Tuesday, August 24, 2004
Something has been gnawing away at my spirit for days. Junkmail for Blankets
blog site, hosted by Jeremy Huggins, published a post which read (and I use with permission): "I have stolen:
TIME--I should have listened instead of talking,
DIGNITY--I put you down to lift myself that night with our friends,
IDEAS--passed them off as my own,
GLORY--the way I talked about you behind your back,
AFFECTIONS--with no intention of holding them,
AWAY--I should have stayed."
It is easy to account for stolen pens, DVDs, notebooks, cash, bus tickets and basically anything physically represented. But the abstract properties such as ideas, affections and glory are more difficult to measure and thus seem difficulty to rob. Or so it may seem. Time you can measure. I do it everyday. It takes me about 40 minutes to ride the bus to work. Three hours to design a half page, full-color vitamin ad. Less than five minutes to consume a bowl of ramen noodle soup. 20 minutes to write a blog entry. Stealing time from the company to email a friend about an upcoming gig -- a coulple minutes. Stealing time from my wife by watching the DVD Open Range -- a couple hours. Stealing time from God by avoiding Him when He calls -- several days. The question is how to repay those stolen moments. For the company who employees, me I can stay late and repay the stolen time. For my wife who comforts me, I can take her out for supper and listen to her. For my God who gives me grace and peace, I am here and I am listening.
Wednesday, August 18, 2004
Sip Espresso, Gulp Lattes and Visit Often
"I think your sight rocks! It makes me want to sip espresso and gulp lattes!"
My response: Please feel free to visit often, bus your own tables and don't spill chai on the keyboard. Other than that, welcome to the café!
Saturday, August 14, 2004
The Lost Sea
Keith Flynn will be reading his poetry at a local independent bookstore this weekend. In preparation for attending the reading, I thought I would read through his book The Lost Sea
. There are a couple lines from his poems that captivate me.The greasy clouds slide across
the slippery harbor, gathering
the day in sheaves of fire.
from "Landscape with Train after Merton"
andWho was he to question the love of ruin
or the relentless efficiency, so amazed
at the courage of color that he would
never attempt to paint it, only duplicate
its forms, the throbbing knots and gristle
of anatomy books, the tempest poured from
the distances of mirrors or the sea
sighing back again its muscular nocturnal.
from "The Manneporte"
As a child, I remember listening to my grandfather reciting poems from memory. At an early age I was exposed to the beauty of literature, specifically poetry. I suspect most children are not exposed to poetry and therefore ignore or fear it when they grow into adulthood.
I am very much looking forward to listening to Keith Flynn read his poetry.
Monday, August 09, 2004
Instead of graphic design or marketing posting, I thought I’d post an excerpt from a book I just finished reading. The book is Dark Harbor: A Poem by Mark StrandXXIX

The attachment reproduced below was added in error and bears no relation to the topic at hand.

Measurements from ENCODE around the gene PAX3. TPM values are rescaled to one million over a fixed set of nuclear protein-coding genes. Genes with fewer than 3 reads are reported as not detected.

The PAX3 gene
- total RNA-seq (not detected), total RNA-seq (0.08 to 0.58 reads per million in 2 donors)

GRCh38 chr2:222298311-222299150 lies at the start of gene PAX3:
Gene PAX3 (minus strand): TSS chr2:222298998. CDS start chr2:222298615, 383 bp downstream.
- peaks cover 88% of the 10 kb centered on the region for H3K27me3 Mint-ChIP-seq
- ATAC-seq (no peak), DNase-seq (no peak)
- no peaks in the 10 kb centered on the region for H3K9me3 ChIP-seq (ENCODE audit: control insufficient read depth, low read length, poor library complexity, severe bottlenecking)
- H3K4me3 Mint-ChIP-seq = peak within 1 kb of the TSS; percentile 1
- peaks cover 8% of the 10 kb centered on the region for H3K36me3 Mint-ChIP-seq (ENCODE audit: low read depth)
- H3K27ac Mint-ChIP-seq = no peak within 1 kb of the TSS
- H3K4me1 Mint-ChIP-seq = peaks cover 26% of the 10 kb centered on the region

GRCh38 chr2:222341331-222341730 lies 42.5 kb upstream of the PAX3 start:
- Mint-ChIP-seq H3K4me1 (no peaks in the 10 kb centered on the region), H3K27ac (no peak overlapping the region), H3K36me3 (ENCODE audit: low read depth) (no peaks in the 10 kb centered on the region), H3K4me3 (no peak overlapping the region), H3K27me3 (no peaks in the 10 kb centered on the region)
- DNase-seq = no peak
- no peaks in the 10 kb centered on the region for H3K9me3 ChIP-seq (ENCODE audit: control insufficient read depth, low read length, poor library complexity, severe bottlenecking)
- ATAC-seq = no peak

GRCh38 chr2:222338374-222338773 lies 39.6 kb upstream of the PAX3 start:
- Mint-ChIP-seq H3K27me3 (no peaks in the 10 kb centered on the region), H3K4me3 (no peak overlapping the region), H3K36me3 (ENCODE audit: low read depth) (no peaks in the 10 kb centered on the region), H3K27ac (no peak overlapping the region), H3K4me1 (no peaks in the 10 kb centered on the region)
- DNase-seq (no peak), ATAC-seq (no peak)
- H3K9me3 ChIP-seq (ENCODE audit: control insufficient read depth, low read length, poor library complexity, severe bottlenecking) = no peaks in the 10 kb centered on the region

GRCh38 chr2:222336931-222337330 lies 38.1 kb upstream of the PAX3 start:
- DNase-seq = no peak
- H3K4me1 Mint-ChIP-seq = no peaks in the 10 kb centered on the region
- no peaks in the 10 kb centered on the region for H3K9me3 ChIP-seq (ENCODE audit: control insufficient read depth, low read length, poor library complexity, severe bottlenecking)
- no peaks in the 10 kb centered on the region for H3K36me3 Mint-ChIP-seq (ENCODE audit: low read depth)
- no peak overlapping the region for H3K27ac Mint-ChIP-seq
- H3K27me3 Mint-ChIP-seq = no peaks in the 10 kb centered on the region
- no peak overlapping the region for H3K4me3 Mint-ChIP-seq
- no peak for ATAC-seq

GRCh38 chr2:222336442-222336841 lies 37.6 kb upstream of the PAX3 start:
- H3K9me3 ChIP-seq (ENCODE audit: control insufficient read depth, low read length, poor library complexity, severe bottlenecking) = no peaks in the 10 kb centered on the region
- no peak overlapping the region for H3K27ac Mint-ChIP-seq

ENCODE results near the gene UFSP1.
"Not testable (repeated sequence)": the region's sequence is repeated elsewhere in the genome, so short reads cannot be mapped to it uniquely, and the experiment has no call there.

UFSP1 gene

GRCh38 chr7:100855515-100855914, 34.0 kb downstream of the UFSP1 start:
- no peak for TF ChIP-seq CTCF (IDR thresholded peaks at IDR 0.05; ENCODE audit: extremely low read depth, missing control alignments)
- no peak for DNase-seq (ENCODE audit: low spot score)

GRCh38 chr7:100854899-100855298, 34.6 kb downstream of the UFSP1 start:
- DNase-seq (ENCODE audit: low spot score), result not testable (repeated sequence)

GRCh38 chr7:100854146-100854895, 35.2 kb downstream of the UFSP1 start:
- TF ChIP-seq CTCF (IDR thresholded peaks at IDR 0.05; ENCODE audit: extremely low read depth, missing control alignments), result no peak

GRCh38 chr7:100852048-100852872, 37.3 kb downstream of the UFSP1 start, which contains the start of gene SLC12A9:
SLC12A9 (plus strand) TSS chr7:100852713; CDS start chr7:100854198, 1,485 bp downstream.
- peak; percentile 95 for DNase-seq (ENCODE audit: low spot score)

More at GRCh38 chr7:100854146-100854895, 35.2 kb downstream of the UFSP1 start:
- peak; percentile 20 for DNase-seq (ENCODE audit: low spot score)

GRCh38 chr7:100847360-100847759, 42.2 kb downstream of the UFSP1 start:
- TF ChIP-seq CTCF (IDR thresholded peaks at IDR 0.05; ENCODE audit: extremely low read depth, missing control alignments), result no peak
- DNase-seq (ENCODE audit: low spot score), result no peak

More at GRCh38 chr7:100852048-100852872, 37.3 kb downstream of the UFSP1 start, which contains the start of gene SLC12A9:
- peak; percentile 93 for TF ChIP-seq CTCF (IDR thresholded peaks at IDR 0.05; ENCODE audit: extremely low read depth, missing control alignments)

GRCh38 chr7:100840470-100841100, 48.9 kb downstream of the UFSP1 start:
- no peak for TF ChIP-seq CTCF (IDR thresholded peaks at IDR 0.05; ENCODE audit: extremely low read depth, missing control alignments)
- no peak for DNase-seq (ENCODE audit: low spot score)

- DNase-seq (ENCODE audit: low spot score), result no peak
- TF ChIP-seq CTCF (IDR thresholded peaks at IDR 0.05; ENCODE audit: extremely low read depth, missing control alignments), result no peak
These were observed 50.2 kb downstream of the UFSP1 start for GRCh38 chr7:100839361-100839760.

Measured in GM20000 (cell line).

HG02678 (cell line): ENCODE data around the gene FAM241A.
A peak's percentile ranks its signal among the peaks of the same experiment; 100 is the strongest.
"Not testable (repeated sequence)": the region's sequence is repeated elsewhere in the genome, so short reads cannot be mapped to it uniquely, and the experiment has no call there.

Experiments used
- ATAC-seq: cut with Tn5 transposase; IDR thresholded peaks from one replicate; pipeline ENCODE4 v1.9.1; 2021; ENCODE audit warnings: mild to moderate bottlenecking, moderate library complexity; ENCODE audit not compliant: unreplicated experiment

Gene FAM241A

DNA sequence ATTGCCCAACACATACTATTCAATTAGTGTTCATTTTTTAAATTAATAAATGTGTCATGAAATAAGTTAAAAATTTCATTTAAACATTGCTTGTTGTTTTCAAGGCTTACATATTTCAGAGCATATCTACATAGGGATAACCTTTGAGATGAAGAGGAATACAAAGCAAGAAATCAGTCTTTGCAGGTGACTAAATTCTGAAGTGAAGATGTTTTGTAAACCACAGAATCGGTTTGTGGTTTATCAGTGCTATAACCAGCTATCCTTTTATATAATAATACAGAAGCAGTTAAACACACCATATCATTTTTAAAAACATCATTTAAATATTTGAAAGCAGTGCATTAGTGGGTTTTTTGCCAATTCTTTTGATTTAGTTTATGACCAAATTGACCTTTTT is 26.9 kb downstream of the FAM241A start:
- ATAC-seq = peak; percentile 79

The folded memory of our great and singular elevations,
The tragic slapping of vowels to produce tears. . .
Shaping the soul’s solemn sounds on the edge of speech
That carry the fullness of intention and the emptiness
Of achievement. . .
This passage reminds me of the writings from Ecclesiastes: “Then I observed that most people are motivated to success by their envy of their neighbors. But this, too, is meaningless, like chasing the wind.”
Tuesday, August 03, 2004
Ah, the sweet success of a 1.7% return on investment (RIO). Yes it does look a bit meager. In fact, it appears down right despicable. Most marketing directors would sing hallelujah if they could bring numbers like that to their CEO. The reality of marketing wisdom is that it is very rare for a magazine marketing campaign to bring in a 1% ROI. Predictably, best results for a business to consumer model is to campaign in July and December. The rest of the year you run short marketing campaigns to keep the circulation numbers from dipping too low. That's why those annoying little insert cards (sometimes referred to as bind-in cards or blow-in cards) are in every issue of a magazine. Insert cards represent that consistent brand awareness and subscription (or gift subscriptions) offer. These cards act as a supplement campaign and sometimes the only campaign. Further, because the bind-in cards are inserted into the periodical there is less cost involved in sustaining the marketing campaign. Here is a real world scenario:
- 3 million inserts printed at $30,000.
- 3000 people complete the subscription forms and return the card to the magazine's circulation department.
- Of the 3000 that respond, 30% don't send in the funds for their subscription leaving the magazine fewer new paying subscribers.
- And the ROI reveals the campaign brought in a gross revenue of $100,000.
I am leaving some details out intentionally. As a "thank you note" the circulation department supplies a year's worth of great reading material.
So the question is, am I a Marketing Communications Coordinator fronting as a Graphic Designer? Or am I a Graphic Designer pretending he knows something about marketing?